More recently, about a year and a half ago, I suffered a miscarriage at 10 weeks, one week before my 36th birthday. Two weeks before I would finally be able to share the good news with family and friends. It was brutal. I remember sitting in synagogue for the baby naming of a very close friend’s daughter, and I could feel everything being expelled from my body. It was such a gruesome feeling. Here I was, having to put on a show for my friends and genuinely seem happy as everyone around me celebrated new life. And simultaneously, I was mourning the loss of the life inside me. Aside from the physical trauma that comes with a miscarriage, there was the emotional trauma as well. Naturally, I blamed myself and wondered what I did wrong to bring this on. Had I eaten something? Lifted something? Complained too much and brought bad karma onto myself? While the medical experts assured me that it was none of the above, my doctor had given me a note to take a leave from work to heal physically, emotionally, and mentally. I didn’t even give this a second thought, since the alternative to sitting at home wallowing in self-pity seemed pretty unbearable; so, decided to immediately throw myself back into work as a distraction. In hindsight, I probably should have taken the time for myself to properly grieve my loss. I think about who that baby was and who s/he would have been all the time.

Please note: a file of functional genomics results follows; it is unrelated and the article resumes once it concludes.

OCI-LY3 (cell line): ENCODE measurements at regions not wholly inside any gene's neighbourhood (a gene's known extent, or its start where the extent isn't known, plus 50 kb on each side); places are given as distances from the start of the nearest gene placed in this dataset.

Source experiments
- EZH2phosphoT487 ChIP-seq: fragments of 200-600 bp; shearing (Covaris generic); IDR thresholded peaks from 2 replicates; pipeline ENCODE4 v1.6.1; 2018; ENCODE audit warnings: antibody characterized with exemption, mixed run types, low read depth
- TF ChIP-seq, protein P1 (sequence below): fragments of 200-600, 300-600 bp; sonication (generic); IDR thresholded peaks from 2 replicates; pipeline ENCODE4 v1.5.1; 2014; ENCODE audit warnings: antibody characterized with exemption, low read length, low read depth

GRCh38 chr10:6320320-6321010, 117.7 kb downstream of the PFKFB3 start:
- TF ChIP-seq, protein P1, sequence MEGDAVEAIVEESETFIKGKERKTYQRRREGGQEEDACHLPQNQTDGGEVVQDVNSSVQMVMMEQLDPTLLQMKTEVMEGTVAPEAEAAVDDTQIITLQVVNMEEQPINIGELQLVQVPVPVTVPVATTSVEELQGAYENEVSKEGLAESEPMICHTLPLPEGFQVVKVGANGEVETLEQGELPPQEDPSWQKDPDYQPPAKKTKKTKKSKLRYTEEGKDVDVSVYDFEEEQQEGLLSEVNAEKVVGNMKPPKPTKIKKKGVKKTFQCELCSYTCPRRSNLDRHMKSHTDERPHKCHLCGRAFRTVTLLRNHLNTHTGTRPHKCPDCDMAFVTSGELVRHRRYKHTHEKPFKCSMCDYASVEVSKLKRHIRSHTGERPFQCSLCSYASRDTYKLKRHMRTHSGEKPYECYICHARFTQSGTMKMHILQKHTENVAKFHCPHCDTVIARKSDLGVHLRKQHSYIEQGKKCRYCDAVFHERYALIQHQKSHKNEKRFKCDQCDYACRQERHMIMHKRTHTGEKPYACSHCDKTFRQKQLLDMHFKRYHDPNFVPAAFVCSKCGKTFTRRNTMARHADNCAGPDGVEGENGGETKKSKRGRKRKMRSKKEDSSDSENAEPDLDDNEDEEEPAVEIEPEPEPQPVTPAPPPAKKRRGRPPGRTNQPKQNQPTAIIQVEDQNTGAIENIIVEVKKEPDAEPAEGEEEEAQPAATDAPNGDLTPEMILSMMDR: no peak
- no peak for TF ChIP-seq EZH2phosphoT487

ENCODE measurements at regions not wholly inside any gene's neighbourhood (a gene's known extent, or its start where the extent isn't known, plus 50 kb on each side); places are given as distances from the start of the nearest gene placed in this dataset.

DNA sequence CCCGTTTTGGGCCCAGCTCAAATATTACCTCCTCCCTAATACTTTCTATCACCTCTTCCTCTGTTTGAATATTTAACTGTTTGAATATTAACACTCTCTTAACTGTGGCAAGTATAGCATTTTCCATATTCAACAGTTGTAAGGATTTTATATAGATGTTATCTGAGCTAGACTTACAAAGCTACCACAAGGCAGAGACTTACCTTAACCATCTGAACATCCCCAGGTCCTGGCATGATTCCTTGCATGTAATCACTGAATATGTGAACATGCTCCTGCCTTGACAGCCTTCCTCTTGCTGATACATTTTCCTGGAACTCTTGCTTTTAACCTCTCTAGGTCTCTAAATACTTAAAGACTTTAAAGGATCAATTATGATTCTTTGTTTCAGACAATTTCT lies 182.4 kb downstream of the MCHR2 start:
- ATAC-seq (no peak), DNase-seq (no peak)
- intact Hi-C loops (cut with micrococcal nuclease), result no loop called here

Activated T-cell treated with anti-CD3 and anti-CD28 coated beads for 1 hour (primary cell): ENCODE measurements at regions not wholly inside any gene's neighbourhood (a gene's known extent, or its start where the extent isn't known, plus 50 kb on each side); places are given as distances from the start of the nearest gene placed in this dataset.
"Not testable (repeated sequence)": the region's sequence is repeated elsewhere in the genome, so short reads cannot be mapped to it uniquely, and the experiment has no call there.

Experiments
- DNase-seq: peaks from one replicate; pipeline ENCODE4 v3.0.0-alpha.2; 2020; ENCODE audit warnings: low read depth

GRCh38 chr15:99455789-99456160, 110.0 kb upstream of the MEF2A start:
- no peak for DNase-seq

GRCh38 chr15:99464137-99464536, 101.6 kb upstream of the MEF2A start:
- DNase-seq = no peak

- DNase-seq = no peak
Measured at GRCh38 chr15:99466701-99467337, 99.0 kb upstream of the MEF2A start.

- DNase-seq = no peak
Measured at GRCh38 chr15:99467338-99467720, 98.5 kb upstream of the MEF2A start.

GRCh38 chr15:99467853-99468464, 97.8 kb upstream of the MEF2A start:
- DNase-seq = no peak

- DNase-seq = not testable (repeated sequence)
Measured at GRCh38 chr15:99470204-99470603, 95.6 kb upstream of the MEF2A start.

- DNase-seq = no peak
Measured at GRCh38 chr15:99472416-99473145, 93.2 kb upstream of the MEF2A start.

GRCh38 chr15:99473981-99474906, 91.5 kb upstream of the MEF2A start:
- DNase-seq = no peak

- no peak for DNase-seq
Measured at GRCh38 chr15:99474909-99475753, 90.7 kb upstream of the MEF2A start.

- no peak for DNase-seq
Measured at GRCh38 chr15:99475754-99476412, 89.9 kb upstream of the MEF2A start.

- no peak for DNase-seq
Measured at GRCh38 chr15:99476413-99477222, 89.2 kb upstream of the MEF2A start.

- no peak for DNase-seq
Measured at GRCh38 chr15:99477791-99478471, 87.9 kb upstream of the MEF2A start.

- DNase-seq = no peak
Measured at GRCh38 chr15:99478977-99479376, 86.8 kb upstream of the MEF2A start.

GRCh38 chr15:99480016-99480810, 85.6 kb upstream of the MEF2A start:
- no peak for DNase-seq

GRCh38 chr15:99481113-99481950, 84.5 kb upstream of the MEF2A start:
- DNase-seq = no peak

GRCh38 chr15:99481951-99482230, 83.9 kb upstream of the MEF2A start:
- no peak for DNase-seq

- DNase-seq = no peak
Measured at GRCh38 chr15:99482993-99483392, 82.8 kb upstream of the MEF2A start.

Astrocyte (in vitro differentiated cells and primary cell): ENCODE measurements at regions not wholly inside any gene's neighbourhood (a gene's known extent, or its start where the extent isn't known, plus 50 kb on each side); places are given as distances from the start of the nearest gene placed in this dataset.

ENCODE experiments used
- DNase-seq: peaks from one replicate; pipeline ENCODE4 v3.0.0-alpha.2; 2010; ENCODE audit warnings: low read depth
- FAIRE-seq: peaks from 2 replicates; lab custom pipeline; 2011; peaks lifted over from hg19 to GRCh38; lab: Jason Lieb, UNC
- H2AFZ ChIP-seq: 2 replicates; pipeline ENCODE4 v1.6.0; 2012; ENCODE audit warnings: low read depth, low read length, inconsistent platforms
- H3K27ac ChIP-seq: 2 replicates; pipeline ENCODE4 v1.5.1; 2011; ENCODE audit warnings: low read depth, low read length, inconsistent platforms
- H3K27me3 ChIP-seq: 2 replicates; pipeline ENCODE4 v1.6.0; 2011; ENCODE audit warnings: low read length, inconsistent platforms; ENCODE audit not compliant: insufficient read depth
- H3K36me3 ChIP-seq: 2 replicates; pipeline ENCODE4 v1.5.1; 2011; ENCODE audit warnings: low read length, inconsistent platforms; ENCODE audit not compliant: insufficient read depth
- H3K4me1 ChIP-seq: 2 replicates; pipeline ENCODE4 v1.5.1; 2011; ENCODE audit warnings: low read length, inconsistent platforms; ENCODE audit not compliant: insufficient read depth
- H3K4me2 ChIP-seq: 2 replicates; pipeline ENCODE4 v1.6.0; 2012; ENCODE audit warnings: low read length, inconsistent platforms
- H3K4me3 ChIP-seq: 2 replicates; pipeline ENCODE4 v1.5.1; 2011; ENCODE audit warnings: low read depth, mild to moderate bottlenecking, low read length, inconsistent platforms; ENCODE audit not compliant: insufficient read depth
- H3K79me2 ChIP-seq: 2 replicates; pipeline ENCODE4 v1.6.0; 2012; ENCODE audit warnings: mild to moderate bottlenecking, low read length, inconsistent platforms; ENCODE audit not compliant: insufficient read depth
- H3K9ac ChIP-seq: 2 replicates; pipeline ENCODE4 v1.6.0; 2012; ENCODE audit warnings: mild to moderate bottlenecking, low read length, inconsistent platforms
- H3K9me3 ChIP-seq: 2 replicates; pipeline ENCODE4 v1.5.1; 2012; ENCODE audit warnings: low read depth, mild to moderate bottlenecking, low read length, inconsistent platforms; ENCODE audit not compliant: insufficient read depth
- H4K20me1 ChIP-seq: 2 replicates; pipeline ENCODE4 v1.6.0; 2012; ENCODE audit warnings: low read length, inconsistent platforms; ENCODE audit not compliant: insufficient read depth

So, I vowed to never complain about being pregnant or “getting fat” again so as not to bring more bad luck onto myself.